Review, Pascoe, Brahms & Mendelssohn
On Saturday 22nd April, the
Three Spires Singers and Orchestra returned to Truro Cathedral to perform a
concert combining 19th Century classics with a 21st
Century work by Cornwall based composer Russell Pascoe. This is the group’s
second appearance since the end of lockdown and, coming as it does just months
after the première of Graham Fitkin’s commissioned work ‘Humphry Davy, the Age of
Aspiration’, shows their growing commitment both to exciting new work and to
supporting local creative artists.
Russell Pascoe’s Secular Requiem
was originally scheduled for March 2020, before anyone knew that the world was
about to be turned upside down. But, as Lora Wicks (Chair of the Three Spires
Singers) writes in her programme note, the devastation of Covid and the current
invasion of Ukraine makes its theme of coping with bereavement ‘painfully
Conductor Christopher Gray launched
the evening with two - or rather, one and a bit - works by Brahms: the fourth
and fifth movements of A German Requiem followed by his Alto Rhapsody.
These were bookended by Mendelssohn’s Overture to St. Paul and Hör Mein Bitten (Hear My
After a stirring rendition of the
overture, in which the string section admirably showed its prowess at handling
tightly knit contrapuntal lines, the choir were joined by young soprano
Katherine Gregory for the excerpts from Brahms’s Requiem. At nearly
seventy minutes, the full work would have been too long to squeeze into the
first half even if performed alone, and the two movements chosen for the
concert make good sense in their own right. Ms Gregory gave a wonderful account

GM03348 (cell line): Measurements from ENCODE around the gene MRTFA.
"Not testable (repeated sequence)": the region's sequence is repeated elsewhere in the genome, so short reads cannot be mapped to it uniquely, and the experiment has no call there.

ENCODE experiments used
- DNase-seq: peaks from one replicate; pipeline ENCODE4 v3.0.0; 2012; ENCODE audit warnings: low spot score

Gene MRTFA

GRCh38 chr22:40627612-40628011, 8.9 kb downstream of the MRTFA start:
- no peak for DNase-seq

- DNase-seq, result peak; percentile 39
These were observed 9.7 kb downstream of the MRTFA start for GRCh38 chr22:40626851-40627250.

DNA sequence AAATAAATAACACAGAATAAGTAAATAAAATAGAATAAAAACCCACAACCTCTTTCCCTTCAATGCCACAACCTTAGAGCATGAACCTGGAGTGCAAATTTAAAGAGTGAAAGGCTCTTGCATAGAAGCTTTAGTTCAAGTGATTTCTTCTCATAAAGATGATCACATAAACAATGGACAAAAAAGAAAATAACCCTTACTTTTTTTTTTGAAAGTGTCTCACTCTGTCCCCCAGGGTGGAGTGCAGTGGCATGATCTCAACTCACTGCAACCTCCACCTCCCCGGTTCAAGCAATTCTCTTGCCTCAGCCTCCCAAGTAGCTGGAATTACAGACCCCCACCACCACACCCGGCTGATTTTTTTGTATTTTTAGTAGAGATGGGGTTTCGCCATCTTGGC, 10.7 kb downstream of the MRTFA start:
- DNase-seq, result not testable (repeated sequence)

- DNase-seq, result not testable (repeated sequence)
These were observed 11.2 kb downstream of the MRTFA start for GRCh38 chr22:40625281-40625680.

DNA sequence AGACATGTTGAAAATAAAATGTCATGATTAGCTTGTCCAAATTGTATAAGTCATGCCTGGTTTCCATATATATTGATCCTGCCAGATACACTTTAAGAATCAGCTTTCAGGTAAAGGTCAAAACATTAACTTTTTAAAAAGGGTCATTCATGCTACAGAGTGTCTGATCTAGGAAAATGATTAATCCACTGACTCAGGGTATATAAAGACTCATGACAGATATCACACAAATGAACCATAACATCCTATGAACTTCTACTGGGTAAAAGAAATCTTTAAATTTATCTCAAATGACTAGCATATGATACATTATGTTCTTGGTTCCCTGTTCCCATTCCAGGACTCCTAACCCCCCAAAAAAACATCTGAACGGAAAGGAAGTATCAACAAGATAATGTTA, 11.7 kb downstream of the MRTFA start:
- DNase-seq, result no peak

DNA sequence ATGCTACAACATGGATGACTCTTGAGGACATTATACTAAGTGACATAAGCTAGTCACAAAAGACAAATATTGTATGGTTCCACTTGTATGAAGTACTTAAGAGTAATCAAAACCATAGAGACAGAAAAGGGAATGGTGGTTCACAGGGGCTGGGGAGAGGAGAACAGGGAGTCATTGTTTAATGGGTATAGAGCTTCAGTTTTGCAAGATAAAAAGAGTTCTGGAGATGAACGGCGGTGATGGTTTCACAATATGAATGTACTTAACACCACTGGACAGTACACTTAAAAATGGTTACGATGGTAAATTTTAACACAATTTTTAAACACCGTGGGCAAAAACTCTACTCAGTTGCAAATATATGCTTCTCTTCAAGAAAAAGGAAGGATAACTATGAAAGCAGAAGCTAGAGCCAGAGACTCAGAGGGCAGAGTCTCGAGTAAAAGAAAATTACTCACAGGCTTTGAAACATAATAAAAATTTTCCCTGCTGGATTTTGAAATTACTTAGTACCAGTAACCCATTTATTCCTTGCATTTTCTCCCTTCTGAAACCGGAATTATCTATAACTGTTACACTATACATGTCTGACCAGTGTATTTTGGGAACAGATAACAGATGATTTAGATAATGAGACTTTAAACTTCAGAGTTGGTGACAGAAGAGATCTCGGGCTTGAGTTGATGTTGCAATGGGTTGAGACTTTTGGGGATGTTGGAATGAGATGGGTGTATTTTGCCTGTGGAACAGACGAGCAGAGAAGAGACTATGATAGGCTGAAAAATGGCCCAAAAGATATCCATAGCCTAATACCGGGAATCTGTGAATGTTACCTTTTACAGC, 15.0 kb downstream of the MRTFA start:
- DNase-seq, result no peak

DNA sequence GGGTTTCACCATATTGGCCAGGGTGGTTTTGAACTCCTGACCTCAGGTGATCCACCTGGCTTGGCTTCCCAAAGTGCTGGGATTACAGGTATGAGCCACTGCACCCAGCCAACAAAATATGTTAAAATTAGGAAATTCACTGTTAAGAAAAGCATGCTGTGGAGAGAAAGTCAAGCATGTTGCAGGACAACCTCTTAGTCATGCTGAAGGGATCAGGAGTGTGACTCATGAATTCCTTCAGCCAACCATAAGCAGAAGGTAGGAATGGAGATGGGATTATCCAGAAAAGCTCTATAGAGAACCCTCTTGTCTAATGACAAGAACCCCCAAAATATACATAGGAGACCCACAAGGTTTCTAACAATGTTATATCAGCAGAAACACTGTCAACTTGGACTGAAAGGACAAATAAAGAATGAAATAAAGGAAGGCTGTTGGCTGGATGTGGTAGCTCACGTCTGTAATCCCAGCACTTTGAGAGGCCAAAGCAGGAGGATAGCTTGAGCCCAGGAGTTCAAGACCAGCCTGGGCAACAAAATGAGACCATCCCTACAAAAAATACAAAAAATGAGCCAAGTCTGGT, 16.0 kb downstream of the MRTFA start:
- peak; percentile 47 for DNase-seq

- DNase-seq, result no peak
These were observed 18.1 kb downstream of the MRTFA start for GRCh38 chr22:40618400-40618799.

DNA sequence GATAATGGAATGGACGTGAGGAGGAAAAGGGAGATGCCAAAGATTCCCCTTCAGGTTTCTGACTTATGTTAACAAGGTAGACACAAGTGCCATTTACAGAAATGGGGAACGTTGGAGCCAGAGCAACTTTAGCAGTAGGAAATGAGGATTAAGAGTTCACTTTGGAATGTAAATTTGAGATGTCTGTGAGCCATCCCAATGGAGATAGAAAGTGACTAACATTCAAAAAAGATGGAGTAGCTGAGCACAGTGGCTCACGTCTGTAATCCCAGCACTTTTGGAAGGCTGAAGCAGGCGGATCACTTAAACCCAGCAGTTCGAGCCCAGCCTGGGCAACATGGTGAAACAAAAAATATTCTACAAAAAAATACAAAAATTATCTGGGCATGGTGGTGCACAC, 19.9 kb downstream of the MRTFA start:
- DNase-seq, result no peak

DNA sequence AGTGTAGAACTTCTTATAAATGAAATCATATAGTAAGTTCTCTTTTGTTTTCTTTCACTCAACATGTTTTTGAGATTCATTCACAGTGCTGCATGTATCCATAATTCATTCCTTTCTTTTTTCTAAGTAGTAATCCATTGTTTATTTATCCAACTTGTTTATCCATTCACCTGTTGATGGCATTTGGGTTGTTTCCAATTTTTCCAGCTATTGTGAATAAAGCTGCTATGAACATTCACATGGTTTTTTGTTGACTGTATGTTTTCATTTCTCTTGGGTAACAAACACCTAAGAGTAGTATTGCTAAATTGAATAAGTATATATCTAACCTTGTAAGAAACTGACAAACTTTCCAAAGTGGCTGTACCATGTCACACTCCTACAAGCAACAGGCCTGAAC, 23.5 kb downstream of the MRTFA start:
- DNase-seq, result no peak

of the work, her voice ideally suited to the German tongue and mid 19th
century musical language, with strong projection and a full vibrato that always
maintained razor sharp pitch clarity. The choral voices were complemented by
the Truro Cathedral Choir, adding welcome power and tone to the upper lines, if
it did rather leave the basses and tenors struggling to compete.
For the Alto Rhapsody, centre
stage passed to mezzo-soprano Catherine Wyn-Rogers. A much sought after and
seasoned performer, she delivered with fine voice and great carrying power. The
heavy orchestration and dark colours of Brahms’s masterpiece ideally benefit
from a larger string section, but the lighter weight did ensure that the male
choir lines this time came through loud and clear.
Mendelssohn’s Hear My Prayer
brought the first half to an uplifting close, Katherine Gregory once again
leading the choir with the much-loved ‘O For the wings of a dove’.
The second half of the evening was
devoted entirely to Russell Pascoe’s Secular Requiem. This was the third
time the Three Spires Singers had tackled the work, and their familiarity with
it clearly told through their commitment and security in performance. It is sad
to reflect on just how rare it is for contemporary music to receive even a
second performance, and how little opportunity there is therefore for it ever
to get beyond a superficial note-bashing and sight-reading.